SUGAR CREEK TOWNSHIP, Ind. -- First responders lay their lives on the line rescuing and protecting members of the community. But who's there to help them?
Sometimes things aren't what they seem, when it comes to mental health. One wouldn't guess that Sugar Creek firefighter Lt. Tony Bratcher is managing depression.
"I kind of checked all the boxes for depression, but I denied it until I saw what it did to my wife," he said.
Depression is a leading cause of suicide in the U.S., and new data show that more firefighters died by suicide in 2017 than died in the line of duty.
"It's a little shocking," said Blake Stinnett, the director of nonprofit group Next Rung.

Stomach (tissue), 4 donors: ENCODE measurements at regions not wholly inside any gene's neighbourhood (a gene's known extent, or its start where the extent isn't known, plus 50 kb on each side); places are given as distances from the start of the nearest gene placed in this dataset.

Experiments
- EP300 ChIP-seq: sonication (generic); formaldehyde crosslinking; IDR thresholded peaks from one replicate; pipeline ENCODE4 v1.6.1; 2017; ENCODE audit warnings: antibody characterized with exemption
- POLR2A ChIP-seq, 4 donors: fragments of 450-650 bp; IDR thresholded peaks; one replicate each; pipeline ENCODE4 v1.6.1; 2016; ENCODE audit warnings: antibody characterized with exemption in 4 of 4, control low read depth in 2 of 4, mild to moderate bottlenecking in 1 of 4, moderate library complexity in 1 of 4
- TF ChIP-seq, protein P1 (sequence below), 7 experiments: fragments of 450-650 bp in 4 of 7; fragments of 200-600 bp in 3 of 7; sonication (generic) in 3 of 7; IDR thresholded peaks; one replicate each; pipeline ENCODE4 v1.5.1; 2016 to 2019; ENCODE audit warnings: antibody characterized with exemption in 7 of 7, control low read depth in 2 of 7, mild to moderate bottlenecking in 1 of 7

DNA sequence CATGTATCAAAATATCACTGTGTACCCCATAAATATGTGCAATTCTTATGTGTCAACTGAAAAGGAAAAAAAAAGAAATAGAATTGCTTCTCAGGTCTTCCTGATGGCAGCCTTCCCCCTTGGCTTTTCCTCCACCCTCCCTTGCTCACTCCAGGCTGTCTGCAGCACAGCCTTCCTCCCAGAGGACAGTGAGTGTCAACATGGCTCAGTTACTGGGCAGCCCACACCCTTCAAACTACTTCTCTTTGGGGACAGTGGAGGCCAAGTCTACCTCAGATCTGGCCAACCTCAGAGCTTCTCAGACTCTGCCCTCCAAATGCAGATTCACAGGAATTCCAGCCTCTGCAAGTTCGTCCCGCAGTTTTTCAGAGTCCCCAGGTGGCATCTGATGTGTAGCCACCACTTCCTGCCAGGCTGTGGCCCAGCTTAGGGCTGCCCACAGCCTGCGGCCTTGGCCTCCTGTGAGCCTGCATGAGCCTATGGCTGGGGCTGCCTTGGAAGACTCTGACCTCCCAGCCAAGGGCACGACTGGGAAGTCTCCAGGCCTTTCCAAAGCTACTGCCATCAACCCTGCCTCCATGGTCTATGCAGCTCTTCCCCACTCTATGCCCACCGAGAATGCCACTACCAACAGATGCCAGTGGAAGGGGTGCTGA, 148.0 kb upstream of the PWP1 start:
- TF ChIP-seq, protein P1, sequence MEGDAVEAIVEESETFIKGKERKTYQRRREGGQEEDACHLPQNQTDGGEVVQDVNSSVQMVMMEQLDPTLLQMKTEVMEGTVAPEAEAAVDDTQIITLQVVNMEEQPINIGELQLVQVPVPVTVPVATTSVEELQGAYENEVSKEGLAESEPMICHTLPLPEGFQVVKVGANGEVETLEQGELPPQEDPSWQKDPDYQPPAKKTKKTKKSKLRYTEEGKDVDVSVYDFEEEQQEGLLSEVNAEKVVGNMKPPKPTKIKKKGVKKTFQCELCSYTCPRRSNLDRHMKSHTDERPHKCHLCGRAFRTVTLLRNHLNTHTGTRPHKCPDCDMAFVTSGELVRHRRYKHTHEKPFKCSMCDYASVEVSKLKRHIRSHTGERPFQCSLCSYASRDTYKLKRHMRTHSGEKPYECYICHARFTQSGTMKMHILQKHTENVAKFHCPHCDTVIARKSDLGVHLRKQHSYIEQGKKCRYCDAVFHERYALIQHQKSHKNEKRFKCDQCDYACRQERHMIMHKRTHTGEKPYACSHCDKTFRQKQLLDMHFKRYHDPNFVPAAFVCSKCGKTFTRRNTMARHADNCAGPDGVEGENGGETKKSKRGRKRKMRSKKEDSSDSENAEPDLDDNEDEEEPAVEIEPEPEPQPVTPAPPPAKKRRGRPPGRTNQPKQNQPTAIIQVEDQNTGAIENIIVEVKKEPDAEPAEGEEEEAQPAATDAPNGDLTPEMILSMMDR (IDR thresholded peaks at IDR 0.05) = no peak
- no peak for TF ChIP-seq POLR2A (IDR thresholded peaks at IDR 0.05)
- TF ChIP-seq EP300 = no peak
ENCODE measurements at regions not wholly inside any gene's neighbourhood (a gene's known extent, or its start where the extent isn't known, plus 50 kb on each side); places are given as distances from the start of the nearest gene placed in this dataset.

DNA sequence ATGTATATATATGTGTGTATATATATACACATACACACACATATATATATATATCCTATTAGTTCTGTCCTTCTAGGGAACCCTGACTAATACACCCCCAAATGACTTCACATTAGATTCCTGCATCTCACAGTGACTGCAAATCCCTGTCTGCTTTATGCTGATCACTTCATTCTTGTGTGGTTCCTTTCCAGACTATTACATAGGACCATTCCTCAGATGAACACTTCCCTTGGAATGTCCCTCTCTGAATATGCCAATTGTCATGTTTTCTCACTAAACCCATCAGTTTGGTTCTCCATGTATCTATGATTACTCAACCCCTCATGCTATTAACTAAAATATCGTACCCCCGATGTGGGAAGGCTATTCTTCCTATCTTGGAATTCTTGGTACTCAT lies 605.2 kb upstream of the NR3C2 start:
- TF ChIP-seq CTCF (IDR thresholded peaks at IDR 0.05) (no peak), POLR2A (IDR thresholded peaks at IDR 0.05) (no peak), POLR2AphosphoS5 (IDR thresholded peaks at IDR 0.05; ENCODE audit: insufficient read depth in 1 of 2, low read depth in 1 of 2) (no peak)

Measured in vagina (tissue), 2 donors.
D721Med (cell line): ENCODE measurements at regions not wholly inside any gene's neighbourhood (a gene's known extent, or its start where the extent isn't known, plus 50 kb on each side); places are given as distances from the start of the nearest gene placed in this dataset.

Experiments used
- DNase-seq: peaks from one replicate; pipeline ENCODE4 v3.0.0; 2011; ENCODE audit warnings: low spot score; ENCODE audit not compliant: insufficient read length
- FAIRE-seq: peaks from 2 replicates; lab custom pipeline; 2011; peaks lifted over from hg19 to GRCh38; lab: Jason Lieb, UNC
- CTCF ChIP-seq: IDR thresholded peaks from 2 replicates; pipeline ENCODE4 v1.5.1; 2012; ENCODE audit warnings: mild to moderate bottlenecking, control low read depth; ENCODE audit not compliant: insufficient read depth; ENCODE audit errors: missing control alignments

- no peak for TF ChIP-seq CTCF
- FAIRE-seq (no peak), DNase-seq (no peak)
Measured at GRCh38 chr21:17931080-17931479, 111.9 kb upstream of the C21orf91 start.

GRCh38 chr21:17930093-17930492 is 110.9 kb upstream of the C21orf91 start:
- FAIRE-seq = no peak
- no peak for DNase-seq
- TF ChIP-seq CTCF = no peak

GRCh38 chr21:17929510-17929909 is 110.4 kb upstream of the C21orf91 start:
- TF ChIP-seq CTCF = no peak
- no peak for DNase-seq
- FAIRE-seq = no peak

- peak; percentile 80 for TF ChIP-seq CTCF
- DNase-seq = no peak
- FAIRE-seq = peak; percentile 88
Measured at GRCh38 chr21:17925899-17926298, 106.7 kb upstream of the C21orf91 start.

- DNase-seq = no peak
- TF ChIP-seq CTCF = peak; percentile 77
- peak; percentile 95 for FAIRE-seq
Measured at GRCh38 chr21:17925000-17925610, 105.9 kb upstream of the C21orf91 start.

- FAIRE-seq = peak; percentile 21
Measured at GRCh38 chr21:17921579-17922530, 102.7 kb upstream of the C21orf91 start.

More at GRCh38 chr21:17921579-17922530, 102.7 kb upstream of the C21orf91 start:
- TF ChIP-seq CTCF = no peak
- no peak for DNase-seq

That group and others like them want to help.
"While they are there to help them in their time of need, there are also times where we are in need of help as well," Stinnett said.
Next Rung provides scholarships to firefighters for counseling and connect first responders with others.
"You know, we have seen a lot of the same things, or we have a lot of similar experiences that they have had," Stinnett said. "That tends to help the most."
They are now asking the community to rally behind firefighters; send a card, say a simple 'thank you,' or better yet, stop by the station.
"Those are the things that tend to help us more than anything," Stinnett said.
Working on fitness, faith and having a support system, Bratcher is back on track.
"I have a lot to be thankful for, so every time I start to think about the darkness, I think about the bright spots, I think about all the good that we do and all the kids that want to do this job," he said. "That kind of lifts you up every time."